Ricky lived, at various times, in one of the apartments. At one point, he had the front room, kind of an entryway, in the bottom apartment. There was a bed and a dresser. A wall-to-wall brown shag carpet, naturally. And, more importantly, a record player.

On the days Jim and Janet were allowed to play in the house, we'd sit and ogle the record player, waiting for Ricky to leave so we could use it. Eventually, he'd get his mullet combed, fill his pockets with hard packs of Marlboros, light a cigarette from the pack-in-use, and lumber out the door saying, with a shit-eating grin, "Y'all don't touch my shit, now!" He'd get in his car – something similar to a rusty Camaro-like muscle car on its last legs – rev the engine and peel off down the street. To do what and go where……..we knew not. Ricky was a mystery. Not that we thought too hard about him.

So, once gone, we pulled out The Album .

We placed it lovingly (well, as lovingly as eight years olds can) on the turn table, lifted the arm, placed the needle down on the vinyl and began to listen! Oh! The hilarity! Up His Nose! How funny! And, for the longest time, I had no idea that these jokes were about drugs! I kind of knew about pot but that was about it. Mainly, Cheech and Chong were just silly. Silly, we got. Coke jokes, not so much.

Next up: Leo Sayers. I mean, "You Make Me Feel Like Dancing" was, as the kids say now, da bomb. What wasn't to love? The guy looked like a dweeb in his whitey 'fro but the songs kicked ass. At least to eight year olds. That Ricky, he had the record collection for the ages for sure.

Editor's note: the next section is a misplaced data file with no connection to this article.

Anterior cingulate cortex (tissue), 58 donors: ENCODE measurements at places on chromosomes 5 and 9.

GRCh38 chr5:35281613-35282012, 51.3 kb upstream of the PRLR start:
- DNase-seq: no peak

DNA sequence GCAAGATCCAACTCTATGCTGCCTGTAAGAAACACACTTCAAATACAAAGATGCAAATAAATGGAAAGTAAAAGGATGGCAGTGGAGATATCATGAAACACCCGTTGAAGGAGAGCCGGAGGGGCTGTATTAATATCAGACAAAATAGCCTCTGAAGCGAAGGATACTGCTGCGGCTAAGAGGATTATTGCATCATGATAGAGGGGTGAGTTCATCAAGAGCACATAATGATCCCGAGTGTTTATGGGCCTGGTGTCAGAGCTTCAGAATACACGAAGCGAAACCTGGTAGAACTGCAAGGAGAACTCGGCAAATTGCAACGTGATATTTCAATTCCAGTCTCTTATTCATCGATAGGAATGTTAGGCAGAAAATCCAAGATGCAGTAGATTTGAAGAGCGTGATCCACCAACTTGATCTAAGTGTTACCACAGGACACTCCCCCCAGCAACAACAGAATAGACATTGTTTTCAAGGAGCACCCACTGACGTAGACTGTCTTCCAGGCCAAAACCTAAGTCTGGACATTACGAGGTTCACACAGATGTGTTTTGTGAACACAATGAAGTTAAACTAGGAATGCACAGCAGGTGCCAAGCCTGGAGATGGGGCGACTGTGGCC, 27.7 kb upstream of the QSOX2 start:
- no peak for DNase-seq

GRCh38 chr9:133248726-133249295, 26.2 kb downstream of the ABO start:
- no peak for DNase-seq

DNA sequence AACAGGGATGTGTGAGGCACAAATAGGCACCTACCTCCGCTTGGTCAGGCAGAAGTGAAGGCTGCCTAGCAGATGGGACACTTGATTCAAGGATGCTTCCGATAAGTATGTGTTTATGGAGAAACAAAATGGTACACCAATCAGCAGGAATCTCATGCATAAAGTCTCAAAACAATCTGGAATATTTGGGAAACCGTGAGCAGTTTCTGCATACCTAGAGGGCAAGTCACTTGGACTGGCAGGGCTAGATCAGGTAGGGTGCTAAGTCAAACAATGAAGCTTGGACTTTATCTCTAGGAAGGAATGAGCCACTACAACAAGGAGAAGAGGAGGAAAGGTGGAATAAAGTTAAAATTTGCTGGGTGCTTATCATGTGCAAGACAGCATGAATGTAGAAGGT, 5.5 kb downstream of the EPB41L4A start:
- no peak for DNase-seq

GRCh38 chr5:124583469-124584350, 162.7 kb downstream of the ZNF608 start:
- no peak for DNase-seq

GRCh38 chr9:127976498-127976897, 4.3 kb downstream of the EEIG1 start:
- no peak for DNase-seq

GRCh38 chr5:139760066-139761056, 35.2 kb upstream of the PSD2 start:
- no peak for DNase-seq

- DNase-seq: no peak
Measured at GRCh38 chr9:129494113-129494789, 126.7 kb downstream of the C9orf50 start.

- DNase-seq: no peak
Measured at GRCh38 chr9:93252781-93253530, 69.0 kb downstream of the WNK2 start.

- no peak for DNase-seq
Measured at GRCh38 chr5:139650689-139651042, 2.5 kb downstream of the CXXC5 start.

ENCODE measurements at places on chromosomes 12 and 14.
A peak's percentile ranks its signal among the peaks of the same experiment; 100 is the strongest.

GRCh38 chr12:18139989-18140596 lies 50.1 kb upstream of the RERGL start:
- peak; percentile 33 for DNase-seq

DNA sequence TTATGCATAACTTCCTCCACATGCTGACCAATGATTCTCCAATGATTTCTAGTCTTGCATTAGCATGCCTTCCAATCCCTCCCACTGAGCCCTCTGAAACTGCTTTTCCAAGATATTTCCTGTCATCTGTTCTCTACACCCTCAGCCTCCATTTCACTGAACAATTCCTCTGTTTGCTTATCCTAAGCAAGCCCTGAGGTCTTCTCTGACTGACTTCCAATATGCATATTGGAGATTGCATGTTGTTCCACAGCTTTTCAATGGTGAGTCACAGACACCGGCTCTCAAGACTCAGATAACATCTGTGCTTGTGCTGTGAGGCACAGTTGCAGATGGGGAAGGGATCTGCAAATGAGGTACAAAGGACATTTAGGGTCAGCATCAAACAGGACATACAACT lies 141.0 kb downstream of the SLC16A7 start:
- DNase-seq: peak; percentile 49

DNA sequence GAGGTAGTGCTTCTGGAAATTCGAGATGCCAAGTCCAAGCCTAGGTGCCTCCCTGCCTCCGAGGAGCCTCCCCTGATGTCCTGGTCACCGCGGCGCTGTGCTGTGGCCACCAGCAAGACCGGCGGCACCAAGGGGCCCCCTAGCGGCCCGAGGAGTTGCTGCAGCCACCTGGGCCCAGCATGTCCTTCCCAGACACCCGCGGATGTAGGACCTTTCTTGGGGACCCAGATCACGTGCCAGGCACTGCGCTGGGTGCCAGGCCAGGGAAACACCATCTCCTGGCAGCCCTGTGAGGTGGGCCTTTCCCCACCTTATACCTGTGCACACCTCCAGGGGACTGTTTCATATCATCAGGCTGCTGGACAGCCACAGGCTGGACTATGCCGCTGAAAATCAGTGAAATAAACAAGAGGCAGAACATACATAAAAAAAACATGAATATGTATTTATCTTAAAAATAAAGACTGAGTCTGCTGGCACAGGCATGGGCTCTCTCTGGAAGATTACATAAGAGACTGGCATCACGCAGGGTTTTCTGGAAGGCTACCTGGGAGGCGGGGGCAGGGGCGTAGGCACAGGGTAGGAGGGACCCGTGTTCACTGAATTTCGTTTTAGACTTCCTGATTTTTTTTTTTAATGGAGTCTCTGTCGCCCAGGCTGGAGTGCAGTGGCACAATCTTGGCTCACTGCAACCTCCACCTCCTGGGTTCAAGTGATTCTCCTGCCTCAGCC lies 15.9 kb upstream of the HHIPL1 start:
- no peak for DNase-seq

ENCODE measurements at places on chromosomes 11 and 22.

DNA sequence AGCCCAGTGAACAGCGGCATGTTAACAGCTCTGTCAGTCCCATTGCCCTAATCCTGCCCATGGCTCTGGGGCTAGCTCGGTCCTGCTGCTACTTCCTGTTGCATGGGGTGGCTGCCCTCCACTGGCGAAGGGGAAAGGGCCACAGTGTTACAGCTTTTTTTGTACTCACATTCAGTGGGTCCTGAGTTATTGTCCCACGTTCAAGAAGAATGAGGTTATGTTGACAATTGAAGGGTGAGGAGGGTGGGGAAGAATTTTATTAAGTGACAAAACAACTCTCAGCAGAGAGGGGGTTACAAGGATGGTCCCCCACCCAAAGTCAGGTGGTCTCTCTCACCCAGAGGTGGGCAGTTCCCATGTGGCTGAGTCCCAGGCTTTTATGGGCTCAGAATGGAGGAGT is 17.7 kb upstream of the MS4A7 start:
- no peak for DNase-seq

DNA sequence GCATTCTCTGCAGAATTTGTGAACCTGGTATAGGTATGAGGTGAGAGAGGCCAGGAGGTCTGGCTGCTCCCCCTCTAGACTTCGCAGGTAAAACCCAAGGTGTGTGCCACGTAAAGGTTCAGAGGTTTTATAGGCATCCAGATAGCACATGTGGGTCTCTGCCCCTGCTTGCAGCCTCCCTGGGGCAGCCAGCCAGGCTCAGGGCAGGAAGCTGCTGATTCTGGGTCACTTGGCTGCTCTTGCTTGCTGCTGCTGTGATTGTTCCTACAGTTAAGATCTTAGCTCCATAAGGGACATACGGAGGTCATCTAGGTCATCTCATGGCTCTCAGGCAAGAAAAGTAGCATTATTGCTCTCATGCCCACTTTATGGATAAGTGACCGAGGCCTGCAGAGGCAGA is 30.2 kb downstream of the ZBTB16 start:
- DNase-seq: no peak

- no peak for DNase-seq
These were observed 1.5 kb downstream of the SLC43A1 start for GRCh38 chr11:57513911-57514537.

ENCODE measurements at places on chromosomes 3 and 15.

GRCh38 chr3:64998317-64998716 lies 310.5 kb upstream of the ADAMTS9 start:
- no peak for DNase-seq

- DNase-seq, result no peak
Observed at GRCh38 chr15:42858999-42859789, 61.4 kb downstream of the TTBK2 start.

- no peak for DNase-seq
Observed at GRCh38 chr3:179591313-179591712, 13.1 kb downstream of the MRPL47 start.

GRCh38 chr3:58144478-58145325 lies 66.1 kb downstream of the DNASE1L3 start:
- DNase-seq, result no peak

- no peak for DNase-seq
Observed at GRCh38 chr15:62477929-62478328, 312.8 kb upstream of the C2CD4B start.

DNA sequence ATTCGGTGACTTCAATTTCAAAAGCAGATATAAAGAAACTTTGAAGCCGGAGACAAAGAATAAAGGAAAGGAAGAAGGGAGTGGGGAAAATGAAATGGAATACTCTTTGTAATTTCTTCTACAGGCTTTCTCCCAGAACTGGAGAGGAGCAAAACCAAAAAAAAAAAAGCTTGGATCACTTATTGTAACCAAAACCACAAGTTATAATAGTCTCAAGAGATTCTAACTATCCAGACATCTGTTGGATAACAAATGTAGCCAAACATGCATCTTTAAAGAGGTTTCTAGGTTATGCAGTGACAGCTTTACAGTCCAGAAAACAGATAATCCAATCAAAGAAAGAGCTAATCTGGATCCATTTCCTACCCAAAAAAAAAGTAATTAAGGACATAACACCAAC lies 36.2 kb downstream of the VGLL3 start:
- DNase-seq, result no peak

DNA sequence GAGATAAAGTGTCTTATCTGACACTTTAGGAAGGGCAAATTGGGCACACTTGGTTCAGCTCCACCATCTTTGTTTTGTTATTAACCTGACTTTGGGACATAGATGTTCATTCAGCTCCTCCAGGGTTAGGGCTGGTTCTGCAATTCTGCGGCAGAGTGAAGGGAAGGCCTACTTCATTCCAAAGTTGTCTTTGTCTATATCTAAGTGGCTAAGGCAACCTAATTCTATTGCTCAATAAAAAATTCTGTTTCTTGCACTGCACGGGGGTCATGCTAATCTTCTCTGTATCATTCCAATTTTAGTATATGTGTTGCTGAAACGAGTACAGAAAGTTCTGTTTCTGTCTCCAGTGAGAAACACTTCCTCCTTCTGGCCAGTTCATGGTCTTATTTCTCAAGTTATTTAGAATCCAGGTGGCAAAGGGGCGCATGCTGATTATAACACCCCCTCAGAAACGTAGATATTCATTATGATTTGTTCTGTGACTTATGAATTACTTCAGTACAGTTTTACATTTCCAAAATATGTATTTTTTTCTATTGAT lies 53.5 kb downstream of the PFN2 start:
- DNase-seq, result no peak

And, of course, he was a wrestling aficionado, if one can use a term like "aficionado" to describe Ricky. Ricky loved nothing more than to watch monster movies (he gets bonus points for that) and wrestlers. He introduced me to people like Ric Flair and Freddie Blassie, whether I cared or not. He had us all running around singing,

"Pencil neck geek. Grit eatin' freak,
Scum suckin', pea head with a lousy physique.
He's a one man, no gut, loosing streak.
Nothin' but a pencil neck geek."

Aw, man! Yeah.

Eventually, Jim and Janet's mother remarried some fat bellied ignorant redneck in the construction business who made enough money to move them to a sad little marginal subdivision full of people who kept multiple dogs in pens and had at least three pickup trucks in each driveway (always good to keep a spare on hand). Ricky vaporized for good. He did not follow them to the split-level which was probably a good thing since he would have been in his 20's by then.

I don't think I'd want to run into Ricky today at any of the thousands of local 7-11s where he probably goes to get a 40 oz of some amber liquid and his Marlboros. I'd probably cringe to see his scrawny ass drive off in a Ford Whatever yelling at his fat bruised wife and, I would guess, four dirty children crammed in the back seat without a safety seat in sight, much less a working seat belt. I'd see him in his dingy Levi's and grey wife-beater t-shirt on and it would just depress me. And, lord knows, I don't need that!


4:41 p.m. ::